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Towson’s COVID-19 lesson: Today’s correct answer can be tomorrow’s wrong one | COMMENTARY

Towson University announced this past week it will hold classes online for the rest of the fall semester and close its campus to most in-person classes as well as its residence halls, after a significant number of students tested positive for COVID-19 just before students returned to classes Monday.
Towson University announced this past week it will hold classes online for the rest of the fall semester and close its campus to most in-person classes as well as its residence halls, after a significant number of students tested positive for COVID-19 just before students returned to classes Monday. (Lloyd Fox / Baltimore Sun)

First, a measure of sympathy to the parents and guardians of Towson University first-year students, who just took a roller-coaster ride. On Aug. 22, they were told all classes would be conducted by computer for the first week, but their students could show up anyway. So many packed up their kids, along with bed linens, towels and Velcro tape (if you have to ask why, you’ve never decorated a dorm room) for the trip to college. Classes started Monday, but then on Wednesday, they were informed their son or daughter or ward would be coming home by Sept. 4.

Imagine the questions that must have entered their minds: Was my child exposed to COVID-19? What’s going to happen next? What does this mean for the quality of education or its cost? When Towson President Kim Schatzel writes that this was a “most difficult decision for me,” one is inclined to believe her. There’s likely no shortage of upset whether from parents, faculty, and staff still coming her way. Even some neighbors are annoyed by the prospect of more students living in off-campus housing.

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Certainly, it’s not difficult, in hindsight, to second-guess the school’s initial decision to bring so many of its approximately 23,000 students back on campus with a mix of 15% in-person and 85% online classes, given how that proved untenable so quickly. The ground shifted when free on-campus testing uncovered a spike in cases. As of Thursday, at least 124 students, faculty and staff had tested positive. A lot of colleges and universities across the country are doing their own backpedaling, some blaming super-spreader student parties; others, less obvious targets to explain the positive tests. In the case of Towson, no single event was established by contact tracing, so it’s been attributed to a more general off-campus community spread. Whatever the cause, the concerns were the same — a heightened health risk that Ms. Schatzel believes outweighed the benefits of in-person instruction and on-campus housing.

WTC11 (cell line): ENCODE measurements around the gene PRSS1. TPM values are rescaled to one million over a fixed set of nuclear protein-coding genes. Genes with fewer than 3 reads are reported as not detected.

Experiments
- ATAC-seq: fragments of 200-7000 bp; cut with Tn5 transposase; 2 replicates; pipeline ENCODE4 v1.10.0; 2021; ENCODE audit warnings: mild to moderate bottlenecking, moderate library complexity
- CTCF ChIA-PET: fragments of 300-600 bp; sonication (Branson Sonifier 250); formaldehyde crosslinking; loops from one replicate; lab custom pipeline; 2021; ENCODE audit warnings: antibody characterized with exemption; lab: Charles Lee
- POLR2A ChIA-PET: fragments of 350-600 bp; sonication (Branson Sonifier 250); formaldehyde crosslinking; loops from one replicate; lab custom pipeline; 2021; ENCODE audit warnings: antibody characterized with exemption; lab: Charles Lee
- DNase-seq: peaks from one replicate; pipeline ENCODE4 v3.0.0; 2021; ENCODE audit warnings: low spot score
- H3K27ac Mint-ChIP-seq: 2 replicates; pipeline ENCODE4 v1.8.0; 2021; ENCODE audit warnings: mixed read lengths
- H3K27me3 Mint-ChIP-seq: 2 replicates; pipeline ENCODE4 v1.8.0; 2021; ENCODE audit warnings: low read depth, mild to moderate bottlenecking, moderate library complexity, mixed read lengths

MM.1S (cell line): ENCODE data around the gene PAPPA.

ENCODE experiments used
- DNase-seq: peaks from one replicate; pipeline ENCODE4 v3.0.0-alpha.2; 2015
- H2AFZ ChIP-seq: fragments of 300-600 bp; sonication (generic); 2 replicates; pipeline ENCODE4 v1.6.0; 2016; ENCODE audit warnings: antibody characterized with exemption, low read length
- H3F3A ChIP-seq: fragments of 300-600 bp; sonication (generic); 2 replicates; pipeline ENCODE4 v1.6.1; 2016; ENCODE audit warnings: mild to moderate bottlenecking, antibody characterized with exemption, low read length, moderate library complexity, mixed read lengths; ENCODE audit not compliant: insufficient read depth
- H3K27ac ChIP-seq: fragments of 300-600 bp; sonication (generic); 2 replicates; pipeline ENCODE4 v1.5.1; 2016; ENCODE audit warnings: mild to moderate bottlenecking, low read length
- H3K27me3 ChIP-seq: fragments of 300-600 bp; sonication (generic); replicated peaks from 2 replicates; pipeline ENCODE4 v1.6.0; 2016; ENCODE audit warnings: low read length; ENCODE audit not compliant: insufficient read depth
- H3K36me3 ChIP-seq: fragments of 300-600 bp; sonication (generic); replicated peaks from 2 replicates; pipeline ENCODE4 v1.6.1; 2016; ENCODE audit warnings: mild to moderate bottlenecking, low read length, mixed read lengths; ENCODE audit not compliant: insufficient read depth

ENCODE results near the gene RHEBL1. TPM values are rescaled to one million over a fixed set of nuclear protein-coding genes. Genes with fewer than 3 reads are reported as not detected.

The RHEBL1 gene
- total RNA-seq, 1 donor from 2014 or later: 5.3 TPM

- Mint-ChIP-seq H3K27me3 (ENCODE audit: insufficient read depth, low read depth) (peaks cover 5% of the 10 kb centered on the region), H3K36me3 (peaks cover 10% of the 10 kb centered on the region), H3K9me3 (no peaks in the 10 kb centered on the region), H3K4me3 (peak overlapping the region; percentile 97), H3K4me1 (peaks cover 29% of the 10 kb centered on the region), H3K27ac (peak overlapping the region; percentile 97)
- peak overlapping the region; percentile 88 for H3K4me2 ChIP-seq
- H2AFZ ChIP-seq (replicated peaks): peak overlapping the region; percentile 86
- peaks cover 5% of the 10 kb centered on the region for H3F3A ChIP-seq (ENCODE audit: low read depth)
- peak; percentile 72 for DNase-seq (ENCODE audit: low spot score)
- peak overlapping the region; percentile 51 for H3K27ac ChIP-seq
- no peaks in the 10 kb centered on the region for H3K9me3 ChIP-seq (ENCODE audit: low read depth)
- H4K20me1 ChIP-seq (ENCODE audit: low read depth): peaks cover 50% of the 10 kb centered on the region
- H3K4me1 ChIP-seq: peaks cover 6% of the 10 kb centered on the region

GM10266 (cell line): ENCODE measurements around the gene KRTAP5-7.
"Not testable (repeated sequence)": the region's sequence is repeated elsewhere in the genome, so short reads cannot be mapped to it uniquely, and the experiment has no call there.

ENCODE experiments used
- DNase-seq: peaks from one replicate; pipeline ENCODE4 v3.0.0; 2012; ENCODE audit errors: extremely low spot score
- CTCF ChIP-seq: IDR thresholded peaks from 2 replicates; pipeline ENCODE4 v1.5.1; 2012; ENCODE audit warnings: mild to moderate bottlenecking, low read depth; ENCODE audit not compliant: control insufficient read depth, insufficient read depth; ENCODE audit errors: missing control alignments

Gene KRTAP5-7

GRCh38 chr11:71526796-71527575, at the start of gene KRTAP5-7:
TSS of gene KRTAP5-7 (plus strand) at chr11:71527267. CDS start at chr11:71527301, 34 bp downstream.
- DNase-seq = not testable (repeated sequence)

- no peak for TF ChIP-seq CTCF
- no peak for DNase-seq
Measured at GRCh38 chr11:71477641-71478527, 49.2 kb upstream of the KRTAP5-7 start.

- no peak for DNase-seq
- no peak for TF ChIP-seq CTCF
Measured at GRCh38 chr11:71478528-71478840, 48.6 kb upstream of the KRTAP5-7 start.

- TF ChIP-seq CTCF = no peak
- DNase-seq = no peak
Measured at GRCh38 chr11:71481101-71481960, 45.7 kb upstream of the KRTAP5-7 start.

The lesson here is not that Towson’s initial call was the correct one. It turned out not to be. It’s not even that Towson adjusted to changing circumstances exactly right. Time will tell on that front. But rather, it’s more like there are no absolutely 100% perfect answers, at least none guaranteed to address changing circumstances. Had the school kept students away (especially with Maryland’s overall coronavirus positivity rates in decline), a lot of folks would have been second-guessing that call, too. Towson’s president had to balance competing interests. And then it had to reassess and do it again. That’s inconvenient. It’s aggravating. And it’s messy in a way that one doesn’t expect from a bunch of scholarly folks with advanced degrees. And that, fellow travelers in a once in a 100-year pandemic that none of us is likely to see again, is exactly the point.

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The discomfit we all feel these days is not just cabin fever, it’s the anxiety induced by all the uncertainty that accompanies the COVID-19 spread. In the coming weeks, a lot of institutions are going to face tough choices, not just colleges. Those private K-12 schools that believed they could conduct in-person classes safely? How about retailers? Restaurants? Even government services from postal delivery to trash collection. Schools may refund certain fees and billing associated with room and board, but the essential transaction of higher ed — we give them money, they provide knowledge — will seem imperfect, the education lesser, the cost perhaps too high. But imperfection is all we have right now.

So the lesson is to be nimble, be ready to change, to roll with the punches and, as we’ve stressed before, to be kind. Goodwill can be tough to muster in a political season that is expected to be especially bare-knuckled (and truth-challenged), but it’s the best advice we have. For now. Check in again tomorrow.

The Baltimore Sun editorial board — made up of Opinion Editor Tricia Bishop, Deputy Editor Andrea K. McDaniels, writer Peter Jensen and summer intern Anjali DasSarma — offers opinions and analysis on news and issues relevant to readers. It is separate from the newsroom.

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